Topics: Style

This fall I get to teach our topics in composition studies course, in both Macomb and the QC. So, style! I’m thinking about the following texts:

  • Start with excerpts from Queneau, Exercises in Style, and excerpts from rhetorical texts which show evolution in thinking style (Aristotle, Demetrius, Meacham, Sprat, Abbott, Genung).
  • Look at some style guides: Gibaldi, MLA Style Manual; the Chicago Manual of Style, Lynch & Horton’s Web Style Guide.
  • Academic books about style: Thomas and Turner, Clear and Simple as the Truth; Hebdige, Subculture: The Meaning of Style.
  • Some how-to-write books which focus on style: Joe Williams, Style; Strunkenwhite, The Elements of Style.
  • A few which cross these lines: Postrel, The Substance of Style; Madden, 99 Ways to Tell a Story.
  • Fashion, too; Destiny’s Style and/or Effortless Style. The former appeals because of the connections to music; the latter for its “how-to” content.

I don’t think I’m going to do much with style-as-in-CSS since I bang that drum in other courses. Maybe I’ll present an essay or two which discusses the form/content separation of XHTML/CSS; if students want to work with that for projects, I’ll be ready.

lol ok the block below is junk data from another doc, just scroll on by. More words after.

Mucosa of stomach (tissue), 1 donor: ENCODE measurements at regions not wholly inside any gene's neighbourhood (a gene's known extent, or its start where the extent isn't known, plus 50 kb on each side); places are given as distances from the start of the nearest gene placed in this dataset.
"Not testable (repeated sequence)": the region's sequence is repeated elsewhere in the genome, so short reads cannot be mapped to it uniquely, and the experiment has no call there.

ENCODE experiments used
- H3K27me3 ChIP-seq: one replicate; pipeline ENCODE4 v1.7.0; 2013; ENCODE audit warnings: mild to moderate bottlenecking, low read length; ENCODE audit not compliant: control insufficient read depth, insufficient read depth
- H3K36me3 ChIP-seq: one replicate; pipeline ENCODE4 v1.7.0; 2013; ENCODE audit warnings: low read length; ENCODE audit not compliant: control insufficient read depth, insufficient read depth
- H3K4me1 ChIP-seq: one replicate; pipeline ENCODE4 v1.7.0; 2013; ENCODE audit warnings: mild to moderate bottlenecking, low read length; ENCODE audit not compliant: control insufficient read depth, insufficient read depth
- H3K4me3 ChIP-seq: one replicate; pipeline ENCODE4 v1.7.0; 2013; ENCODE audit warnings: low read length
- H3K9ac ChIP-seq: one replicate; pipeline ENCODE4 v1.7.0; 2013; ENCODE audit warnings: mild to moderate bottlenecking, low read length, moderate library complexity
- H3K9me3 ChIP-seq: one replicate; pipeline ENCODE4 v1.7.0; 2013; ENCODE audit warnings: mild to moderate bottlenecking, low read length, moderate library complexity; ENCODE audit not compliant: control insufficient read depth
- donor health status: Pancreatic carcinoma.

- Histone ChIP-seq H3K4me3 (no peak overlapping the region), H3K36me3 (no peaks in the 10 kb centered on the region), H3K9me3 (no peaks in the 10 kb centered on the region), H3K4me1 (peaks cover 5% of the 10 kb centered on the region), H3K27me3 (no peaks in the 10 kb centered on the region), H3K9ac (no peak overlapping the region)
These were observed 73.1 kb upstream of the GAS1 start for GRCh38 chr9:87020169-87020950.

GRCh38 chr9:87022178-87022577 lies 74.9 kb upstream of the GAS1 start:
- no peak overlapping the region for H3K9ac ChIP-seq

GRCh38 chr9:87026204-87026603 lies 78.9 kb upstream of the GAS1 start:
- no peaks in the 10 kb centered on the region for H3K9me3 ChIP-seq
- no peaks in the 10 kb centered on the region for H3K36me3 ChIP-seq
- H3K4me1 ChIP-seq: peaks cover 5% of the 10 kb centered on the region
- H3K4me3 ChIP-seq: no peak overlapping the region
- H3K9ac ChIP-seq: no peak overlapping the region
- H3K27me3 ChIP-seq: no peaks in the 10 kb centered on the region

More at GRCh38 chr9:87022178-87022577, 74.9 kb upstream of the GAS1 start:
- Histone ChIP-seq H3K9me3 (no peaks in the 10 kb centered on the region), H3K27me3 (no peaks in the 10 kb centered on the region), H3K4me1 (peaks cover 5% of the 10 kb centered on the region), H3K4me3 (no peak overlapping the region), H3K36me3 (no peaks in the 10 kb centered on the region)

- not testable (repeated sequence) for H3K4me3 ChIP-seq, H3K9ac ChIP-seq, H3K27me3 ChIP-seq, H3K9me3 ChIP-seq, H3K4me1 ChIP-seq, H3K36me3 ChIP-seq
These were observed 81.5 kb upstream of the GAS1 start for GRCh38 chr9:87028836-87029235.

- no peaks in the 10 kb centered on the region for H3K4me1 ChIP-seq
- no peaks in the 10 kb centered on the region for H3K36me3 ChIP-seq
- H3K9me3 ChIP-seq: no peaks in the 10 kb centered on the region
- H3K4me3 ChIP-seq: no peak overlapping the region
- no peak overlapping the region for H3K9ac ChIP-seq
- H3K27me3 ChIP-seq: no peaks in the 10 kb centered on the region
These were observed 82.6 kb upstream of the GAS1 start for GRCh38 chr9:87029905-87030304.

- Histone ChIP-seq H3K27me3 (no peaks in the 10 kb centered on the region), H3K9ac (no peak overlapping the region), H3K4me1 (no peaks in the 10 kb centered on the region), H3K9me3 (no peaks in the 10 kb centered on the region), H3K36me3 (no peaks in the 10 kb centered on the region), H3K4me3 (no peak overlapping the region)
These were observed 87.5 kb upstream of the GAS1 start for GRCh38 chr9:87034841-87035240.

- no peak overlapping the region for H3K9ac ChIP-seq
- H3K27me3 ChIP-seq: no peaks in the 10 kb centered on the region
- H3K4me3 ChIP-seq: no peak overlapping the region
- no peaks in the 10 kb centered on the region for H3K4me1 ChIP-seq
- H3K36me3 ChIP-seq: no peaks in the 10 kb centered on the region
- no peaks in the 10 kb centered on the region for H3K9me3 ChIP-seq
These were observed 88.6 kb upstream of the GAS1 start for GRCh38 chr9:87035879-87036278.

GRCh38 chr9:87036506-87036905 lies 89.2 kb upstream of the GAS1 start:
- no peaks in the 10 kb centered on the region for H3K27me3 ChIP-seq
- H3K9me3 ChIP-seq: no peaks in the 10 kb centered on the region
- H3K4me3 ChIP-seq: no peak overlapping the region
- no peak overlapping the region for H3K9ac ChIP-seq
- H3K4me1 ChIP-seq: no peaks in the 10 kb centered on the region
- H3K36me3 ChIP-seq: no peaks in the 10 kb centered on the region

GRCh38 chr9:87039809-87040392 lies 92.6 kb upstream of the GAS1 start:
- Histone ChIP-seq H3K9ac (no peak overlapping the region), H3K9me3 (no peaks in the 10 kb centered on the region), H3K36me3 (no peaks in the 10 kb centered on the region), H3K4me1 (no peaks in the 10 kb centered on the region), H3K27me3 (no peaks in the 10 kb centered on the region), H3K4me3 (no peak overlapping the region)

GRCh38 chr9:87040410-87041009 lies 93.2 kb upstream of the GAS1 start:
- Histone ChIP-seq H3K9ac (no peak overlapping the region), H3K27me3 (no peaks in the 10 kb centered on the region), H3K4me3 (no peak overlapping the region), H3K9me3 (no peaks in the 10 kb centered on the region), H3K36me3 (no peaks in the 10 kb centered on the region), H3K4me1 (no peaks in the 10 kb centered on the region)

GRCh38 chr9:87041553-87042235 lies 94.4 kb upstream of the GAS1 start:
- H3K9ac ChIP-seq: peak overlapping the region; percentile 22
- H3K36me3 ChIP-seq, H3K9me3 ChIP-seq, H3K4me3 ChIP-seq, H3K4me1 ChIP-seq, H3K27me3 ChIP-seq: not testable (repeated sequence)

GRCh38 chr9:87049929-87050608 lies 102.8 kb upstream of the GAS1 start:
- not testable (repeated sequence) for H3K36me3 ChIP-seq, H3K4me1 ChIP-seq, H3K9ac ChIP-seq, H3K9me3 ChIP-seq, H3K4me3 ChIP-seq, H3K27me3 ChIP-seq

Other things to consider? I’m looking at Becky’s style bibliography and of course my del.icio.us stylins. And whatever you can offer, dear reader.

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2 Responses to Topics: Style

  1. Bill FitzGerald says:

    It was a pleasure to connect with you again at CW07, Bradley. As a result, I was checking out your blog and your posting on an anticipated style course for Fall 07. I taught a course on style at UMBC and used historical selections much as you expect to do. I used Lanham fairly extensively in addition to Thomas and Turner, Williams. Add to that a range of great projects by students on literary and non-literary styles and stylists.

    I thought about doing a course on style again here at Rutgers and I am, in a way, However, I am framing it as a course on figuratiion, mostly in verbal but also in visual contexts. So, for starters, the basics on classical figures (and their significance through the Remaissance) as well as contemporary approaches to tropes and schemes, including Lakoff and Turner, Burke, Fahnestock.

  2. cbd says:

    Agreed; C&W was great this year. I’ll drop you a line; I’d love to hear more about your course.

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